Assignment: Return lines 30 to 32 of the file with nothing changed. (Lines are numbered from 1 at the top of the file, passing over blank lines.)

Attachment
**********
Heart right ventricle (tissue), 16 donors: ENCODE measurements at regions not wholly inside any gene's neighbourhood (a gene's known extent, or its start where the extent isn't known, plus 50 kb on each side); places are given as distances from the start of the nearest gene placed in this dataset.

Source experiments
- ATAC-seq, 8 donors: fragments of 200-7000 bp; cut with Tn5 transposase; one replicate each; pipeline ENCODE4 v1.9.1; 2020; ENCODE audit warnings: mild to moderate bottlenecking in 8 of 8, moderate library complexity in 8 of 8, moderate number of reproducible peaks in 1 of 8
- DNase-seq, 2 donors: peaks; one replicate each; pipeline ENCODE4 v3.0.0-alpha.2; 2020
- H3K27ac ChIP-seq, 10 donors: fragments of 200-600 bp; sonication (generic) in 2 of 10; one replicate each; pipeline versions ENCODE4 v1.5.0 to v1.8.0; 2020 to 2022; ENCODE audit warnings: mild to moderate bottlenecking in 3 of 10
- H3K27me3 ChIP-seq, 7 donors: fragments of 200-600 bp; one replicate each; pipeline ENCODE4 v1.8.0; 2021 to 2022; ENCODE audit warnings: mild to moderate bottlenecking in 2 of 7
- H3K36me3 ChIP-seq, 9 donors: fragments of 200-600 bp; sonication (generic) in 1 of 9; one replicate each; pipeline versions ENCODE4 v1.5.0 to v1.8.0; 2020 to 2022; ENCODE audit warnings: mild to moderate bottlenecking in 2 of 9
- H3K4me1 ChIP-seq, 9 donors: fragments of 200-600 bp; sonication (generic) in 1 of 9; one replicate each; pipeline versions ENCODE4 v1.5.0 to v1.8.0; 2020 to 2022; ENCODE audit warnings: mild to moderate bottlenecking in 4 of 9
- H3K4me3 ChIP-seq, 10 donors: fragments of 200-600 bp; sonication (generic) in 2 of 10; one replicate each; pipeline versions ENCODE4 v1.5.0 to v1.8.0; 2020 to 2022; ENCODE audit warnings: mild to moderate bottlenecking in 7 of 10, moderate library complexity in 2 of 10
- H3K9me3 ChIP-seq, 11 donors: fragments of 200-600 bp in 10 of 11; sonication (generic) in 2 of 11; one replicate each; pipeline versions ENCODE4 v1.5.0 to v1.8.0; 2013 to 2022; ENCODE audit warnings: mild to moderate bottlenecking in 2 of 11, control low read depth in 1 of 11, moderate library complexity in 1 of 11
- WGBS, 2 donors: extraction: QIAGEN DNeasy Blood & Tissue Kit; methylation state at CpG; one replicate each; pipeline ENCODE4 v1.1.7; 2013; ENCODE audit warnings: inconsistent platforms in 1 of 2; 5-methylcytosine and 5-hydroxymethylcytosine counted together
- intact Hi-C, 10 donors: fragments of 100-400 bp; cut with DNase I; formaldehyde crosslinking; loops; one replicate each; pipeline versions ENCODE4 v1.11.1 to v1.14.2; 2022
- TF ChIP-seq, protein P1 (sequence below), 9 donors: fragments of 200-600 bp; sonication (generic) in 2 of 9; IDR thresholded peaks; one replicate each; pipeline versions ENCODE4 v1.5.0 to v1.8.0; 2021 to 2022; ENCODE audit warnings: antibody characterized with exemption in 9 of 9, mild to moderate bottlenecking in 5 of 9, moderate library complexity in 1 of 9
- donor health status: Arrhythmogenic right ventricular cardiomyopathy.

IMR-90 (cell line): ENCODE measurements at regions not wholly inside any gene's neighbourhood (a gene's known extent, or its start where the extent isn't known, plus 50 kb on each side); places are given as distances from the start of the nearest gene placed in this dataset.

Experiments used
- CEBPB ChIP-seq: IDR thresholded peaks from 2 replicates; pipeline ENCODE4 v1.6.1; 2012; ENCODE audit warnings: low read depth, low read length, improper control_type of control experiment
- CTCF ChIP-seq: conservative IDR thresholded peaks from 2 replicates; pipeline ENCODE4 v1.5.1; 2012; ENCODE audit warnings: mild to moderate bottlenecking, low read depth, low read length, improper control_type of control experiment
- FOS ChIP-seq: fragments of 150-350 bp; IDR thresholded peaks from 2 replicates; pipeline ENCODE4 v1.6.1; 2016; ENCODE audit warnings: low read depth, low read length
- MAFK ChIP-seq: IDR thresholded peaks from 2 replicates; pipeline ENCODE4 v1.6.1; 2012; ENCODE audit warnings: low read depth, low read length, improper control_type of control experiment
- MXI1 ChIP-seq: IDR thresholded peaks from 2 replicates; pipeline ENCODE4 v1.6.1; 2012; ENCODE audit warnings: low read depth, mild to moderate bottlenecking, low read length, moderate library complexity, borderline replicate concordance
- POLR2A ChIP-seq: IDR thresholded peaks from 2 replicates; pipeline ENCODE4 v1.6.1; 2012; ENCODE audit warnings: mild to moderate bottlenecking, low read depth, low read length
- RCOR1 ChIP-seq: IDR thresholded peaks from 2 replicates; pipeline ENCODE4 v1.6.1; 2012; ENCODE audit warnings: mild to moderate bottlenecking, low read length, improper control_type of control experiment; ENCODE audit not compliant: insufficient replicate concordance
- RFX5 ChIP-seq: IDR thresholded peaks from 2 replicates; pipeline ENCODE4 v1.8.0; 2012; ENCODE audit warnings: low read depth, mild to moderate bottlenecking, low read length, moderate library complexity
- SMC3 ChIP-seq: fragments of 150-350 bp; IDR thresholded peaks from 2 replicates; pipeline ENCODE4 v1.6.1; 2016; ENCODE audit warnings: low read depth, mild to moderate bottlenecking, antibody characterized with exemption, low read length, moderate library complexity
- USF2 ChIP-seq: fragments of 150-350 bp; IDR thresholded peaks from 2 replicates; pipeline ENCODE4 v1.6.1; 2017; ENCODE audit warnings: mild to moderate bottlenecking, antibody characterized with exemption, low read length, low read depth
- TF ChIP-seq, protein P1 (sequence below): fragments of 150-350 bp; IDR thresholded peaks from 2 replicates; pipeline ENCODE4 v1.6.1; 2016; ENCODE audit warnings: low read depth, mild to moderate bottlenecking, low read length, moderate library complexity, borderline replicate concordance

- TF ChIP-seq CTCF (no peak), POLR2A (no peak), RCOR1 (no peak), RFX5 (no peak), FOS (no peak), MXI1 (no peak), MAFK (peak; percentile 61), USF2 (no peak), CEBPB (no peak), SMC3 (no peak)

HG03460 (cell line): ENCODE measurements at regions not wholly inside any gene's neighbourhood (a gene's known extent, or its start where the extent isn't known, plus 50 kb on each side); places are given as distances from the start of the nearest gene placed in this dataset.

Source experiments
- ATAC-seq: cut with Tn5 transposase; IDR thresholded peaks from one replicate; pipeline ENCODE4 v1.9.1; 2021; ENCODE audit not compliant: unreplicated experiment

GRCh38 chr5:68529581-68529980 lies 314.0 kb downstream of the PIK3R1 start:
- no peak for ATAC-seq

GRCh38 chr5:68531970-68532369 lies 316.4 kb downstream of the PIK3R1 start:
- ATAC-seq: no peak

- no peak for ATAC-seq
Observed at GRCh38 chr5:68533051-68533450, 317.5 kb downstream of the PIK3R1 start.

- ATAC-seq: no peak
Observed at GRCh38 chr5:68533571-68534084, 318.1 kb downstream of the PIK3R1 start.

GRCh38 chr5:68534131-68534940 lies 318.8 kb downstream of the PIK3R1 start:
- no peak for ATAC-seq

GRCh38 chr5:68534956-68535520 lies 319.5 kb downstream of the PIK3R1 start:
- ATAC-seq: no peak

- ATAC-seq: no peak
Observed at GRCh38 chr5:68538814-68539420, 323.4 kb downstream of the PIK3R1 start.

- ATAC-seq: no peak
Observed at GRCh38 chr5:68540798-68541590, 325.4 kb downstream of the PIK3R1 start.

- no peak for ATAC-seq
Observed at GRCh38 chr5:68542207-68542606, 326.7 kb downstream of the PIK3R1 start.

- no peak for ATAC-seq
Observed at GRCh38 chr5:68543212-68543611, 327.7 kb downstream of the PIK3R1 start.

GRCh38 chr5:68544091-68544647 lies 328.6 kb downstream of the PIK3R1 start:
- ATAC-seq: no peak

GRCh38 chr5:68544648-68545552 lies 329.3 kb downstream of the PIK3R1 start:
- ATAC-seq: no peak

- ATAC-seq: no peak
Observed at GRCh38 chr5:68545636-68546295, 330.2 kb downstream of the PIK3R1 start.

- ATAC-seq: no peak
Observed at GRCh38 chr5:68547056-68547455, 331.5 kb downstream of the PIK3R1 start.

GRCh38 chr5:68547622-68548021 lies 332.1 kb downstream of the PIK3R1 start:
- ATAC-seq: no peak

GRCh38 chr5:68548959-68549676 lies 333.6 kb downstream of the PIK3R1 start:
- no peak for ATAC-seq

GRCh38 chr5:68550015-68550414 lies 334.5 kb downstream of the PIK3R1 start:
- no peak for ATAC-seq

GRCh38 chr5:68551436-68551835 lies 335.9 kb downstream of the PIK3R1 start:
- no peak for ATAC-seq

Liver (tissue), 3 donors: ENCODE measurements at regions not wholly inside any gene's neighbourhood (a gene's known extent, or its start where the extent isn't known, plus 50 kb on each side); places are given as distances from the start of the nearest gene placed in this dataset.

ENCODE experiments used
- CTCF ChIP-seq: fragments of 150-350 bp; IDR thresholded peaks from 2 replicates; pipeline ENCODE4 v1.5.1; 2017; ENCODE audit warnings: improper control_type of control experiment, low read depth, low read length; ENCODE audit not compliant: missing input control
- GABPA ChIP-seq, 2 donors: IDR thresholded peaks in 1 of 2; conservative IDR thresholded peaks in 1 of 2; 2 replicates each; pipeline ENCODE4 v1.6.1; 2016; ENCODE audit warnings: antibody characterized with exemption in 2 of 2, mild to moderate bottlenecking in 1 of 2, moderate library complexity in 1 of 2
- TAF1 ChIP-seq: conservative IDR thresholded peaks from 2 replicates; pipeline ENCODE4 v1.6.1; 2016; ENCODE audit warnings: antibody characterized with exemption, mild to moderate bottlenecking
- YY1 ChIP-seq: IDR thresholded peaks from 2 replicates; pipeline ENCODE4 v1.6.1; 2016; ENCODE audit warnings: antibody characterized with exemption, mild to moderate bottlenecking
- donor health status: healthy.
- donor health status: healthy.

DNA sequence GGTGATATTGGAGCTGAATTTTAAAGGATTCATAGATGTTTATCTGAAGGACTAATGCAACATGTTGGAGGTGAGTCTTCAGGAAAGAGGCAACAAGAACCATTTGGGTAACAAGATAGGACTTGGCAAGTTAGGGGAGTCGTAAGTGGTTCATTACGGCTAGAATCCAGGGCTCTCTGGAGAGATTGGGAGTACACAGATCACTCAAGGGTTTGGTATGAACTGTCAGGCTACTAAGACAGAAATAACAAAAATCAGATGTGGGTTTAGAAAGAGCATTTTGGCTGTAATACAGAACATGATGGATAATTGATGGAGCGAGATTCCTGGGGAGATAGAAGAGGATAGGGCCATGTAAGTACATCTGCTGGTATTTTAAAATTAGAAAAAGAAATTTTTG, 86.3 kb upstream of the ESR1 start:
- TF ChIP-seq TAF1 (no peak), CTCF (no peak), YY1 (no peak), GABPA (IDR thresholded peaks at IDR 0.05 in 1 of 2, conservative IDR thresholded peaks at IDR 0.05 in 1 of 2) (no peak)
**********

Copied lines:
Source experiments
- ATAC-seq: cut with Tn5 transposase; IDR thresholded peaks from one replicate; pipeline ENCODE4 v1.9.1; 2021; ENCODE audit not compliant: unreplicated experiment

GRCh38 chr5:68529581-68529980 lies 314.0 kb downstream of the PIK3R1 start: